300,000 Personal Health Records Leaked On Internet | Digitized Data Not So Safe

| 2 Comments | No TrackBacks
Human error isn't something we should ever underestimate when considering the outcome or consequences of our actions.  When considering issues of security and sensitive health records, factoring in strict safeguards, and then doubling them, should be a top priority.  And human error must be considered as part of any security plan.

Here's a human error for you: A California consulting firm placed 300,000 medical records in a database that could be accessed via the Internet!

Online access to data is not unusual - thousands of companies use so-called "secure sites" or "virtual private networks" that enable employees to access records from remote locations and clients to view their information online. And the current administration has been pushing medical providers to digitize records, offering bonuses to companies who comply ahead of schedule.
However, somebody at the consulting firm, Southern California Medical-Legal Consultants, which handled workers' comp information for doctors and hospitals seeking payment, left out two basic steps. The database was not password protected, and its pages were made available to indexing by search engines - so those 300,000 files were viewable by anybody who Googled them.

Fortunately, a researcher named Aaron Titus, chief privacy officer at a software company called Identity Finder, discovered this gaping security hole. Instead of exploiting it and selling the information as many criminals would, he reported the breach to the consulting firm - and The Associated Press. The records - doctors' notes, patients' personal data and in some cases, Social Security numbers - were "available to anyone in the world with half a brain and access to Google," Titus told the AP. He described it as "likely a case of felony stupidity."

HIPAA laws require strict security measures to be in place when storing and handling our medical records. And the consulting firm's CEO said its internal security procedures were not followed. But human errors are something we all know occur. Whether it's something as small as transposing a number, human errors, big or small, can unleash unintended consequences. What will deter reckless handling of our health records when being stored and accessed online? If secure procedures are not in place, when our data is stored on the information highway, how do we handle the inevitable collision of our online health records and hackers? As criminals get craftier, it's just a matter of time before they figure out how to hack into a system that has a treasure trove of data just waiting to be used for multiple types of intrusive ID theft.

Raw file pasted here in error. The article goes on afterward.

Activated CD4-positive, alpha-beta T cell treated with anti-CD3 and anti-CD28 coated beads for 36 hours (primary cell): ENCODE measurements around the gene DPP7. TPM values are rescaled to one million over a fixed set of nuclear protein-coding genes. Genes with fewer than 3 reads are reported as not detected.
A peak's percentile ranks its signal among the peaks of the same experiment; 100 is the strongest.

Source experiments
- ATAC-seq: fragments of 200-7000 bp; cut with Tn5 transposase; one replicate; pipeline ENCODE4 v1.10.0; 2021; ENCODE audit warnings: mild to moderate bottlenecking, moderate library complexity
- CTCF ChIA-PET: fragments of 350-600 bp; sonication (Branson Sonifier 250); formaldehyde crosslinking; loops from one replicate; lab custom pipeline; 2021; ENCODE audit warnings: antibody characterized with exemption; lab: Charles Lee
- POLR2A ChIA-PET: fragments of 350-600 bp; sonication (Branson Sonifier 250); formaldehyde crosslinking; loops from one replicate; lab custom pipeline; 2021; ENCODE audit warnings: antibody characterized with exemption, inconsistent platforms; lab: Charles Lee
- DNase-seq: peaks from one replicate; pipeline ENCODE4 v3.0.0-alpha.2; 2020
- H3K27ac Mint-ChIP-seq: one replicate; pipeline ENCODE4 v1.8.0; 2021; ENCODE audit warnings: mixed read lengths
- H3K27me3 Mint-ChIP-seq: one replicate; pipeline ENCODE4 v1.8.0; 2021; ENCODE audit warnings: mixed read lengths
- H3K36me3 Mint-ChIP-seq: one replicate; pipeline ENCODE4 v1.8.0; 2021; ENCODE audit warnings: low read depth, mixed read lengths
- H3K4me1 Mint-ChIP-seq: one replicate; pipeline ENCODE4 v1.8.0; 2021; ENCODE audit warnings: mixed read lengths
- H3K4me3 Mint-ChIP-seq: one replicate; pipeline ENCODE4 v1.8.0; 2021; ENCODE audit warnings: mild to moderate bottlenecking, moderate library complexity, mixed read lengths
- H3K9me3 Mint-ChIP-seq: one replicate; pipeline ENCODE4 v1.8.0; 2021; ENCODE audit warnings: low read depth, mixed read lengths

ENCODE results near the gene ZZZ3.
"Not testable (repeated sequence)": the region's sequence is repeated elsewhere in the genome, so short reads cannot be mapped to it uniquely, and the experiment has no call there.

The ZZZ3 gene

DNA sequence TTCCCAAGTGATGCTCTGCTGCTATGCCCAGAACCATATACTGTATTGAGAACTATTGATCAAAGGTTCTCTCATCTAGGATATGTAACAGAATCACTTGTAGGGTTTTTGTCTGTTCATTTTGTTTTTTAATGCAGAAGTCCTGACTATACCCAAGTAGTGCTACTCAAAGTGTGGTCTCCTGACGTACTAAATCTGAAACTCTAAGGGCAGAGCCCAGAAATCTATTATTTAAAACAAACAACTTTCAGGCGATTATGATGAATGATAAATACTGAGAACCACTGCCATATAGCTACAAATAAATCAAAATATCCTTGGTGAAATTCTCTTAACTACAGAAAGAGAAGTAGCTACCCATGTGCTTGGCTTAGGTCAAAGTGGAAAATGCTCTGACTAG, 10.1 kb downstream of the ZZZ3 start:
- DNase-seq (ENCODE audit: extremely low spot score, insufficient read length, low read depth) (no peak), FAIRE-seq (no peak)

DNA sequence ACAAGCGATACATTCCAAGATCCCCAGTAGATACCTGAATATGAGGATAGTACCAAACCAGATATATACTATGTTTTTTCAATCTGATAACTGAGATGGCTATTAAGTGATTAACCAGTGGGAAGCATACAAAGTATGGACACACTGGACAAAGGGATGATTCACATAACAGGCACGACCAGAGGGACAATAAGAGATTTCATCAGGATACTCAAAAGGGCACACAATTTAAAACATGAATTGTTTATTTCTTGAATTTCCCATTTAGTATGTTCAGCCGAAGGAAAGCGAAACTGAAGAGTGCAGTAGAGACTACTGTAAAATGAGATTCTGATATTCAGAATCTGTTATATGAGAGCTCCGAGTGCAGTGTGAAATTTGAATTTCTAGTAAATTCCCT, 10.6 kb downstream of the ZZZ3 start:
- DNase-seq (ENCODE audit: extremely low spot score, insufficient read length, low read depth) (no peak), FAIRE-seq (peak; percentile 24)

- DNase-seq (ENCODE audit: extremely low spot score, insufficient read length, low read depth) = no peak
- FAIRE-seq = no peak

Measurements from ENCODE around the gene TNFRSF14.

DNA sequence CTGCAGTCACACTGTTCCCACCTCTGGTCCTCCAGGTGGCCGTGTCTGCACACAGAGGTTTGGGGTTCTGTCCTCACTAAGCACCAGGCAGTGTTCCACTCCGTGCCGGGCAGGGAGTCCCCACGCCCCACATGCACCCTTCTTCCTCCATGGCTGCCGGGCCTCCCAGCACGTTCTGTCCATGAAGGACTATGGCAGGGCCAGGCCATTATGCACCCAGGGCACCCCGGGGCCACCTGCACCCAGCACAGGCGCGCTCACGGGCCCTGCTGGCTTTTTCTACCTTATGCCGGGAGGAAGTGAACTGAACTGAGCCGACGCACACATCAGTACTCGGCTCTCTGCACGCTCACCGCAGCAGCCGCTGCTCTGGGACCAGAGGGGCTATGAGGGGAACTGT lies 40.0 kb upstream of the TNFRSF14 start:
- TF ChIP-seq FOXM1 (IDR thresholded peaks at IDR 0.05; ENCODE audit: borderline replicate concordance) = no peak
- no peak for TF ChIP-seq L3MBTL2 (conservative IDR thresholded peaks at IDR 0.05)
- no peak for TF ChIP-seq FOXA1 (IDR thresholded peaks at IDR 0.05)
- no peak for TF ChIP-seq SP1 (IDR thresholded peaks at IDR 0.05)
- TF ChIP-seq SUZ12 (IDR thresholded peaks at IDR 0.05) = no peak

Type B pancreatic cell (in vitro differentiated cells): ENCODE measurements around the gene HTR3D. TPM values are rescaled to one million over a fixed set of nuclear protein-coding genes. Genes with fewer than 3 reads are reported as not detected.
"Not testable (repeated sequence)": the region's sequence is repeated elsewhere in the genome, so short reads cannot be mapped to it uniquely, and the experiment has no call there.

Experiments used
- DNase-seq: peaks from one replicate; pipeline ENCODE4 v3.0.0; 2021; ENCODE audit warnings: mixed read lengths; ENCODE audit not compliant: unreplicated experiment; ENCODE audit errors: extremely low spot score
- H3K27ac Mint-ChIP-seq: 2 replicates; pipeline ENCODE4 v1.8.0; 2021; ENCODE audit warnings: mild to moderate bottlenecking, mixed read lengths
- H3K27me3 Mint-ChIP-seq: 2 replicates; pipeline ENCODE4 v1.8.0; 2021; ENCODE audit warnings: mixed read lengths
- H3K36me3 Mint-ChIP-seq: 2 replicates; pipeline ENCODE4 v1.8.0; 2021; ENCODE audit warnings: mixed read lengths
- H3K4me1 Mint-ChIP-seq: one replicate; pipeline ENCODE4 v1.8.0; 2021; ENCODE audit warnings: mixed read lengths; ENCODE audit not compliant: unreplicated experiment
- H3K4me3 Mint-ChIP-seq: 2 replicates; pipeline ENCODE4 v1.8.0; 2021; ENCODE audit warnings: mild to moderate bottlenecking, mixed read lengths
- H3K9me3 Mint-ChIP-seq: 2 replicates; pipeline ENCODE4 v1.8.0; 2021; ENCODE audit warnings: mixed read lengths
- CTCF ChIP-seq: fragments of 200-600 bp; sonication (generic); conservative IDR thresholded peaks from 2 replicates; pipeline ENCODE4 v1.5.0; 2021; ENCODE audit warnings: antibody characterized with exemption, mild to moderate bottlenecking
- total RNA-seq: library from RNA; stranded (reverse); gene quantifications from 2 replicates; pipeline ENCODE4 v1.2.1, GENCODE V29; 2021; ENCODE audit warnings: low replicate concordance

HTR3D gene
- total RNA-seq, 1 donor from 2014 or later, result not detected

Health insurers and care providers advertise their online health systems as a benefit that provides both cost savings and better care to consumers. Doctors are able to access patients' complete records at their fingertips, saving time and preventing unnecessary tests or harmful drug interactions; patients can do things like track their cholesterol, make appointments and develop a weight-loss plan on their laptops. In a day when we all want everything on our iPhone right away, electronic record-keeping makes sense in a lot of ways. But hearing that info about people's broken bones and sexual dysfunction (I'm not joking) was readily available on Google without even a password? "Human error" hardly seems to cover it.

We can't expect to block access to online health records any better than we have blocked personal finance records and personal identifying information from getting into tech-savvy criminal hands. So let's keep it real and recognize we have real risks that carry real consequences! What happens when patient medical records are erroneously or fraudulently altered?  What happens if these records are used to discriminate, deny a job, increase insurance premiums and even blackmail or humiliate people?

As technology advances we expect speedy, easy access to all sorts of information -on the Internet, cell phones, iPads, and even our home appliances. Technology has allowed us to give our friends and family access to our lives, and take care of many of life's details quickly and easily. But with the pros come cons of all sorts - from privacy invasion to malicious fraud.

We have come to learn that when it comes to our personal lives and personal data, what we share isn't always under our control. We - or someone handling our information - may fall for a scam, click on a virus-infected link, erroneously download malware or learn after the fact that our accounts or identity has been accessed by a hacker. Or maybe we will have the bad luck of having our information provided to a company whose employees are "felony stupid."

We will have far less control if our personal medical records are stored on the information highway. In my opinion, we are all driving blindfolded and headed for an unavoidable collision caused by improperly stored data or those who steal it.  Until then, proactive identity theft education and people like Aaron Titus, who detect and then sound the alarm in a manner that both warns potential victims of the leak, and alerts those who need to stop the leak, will be our safety belt - something we should all be thankful for. 
Enhanced by Zemanta

No TrackBacks

TrackBack URL: http://www.givemebackmycredit.com/cgi-bin/mt/mt-tb.cgi/928


Just another example of legislation passed without answers to the "what ifs."

Strong law and no remedy or punishment if broken. What a waste of time and money!

Thanks, Denise, for covering this. I appreciate what you do.

Leave a comment

A memoir exposing the steep price consumers pay when facing mortgage servicing errors, inaccurate credit reporting, illegal debt collection practices, identity theft and weak consumer protection laws. THE BOOK » DENISE'S STORY »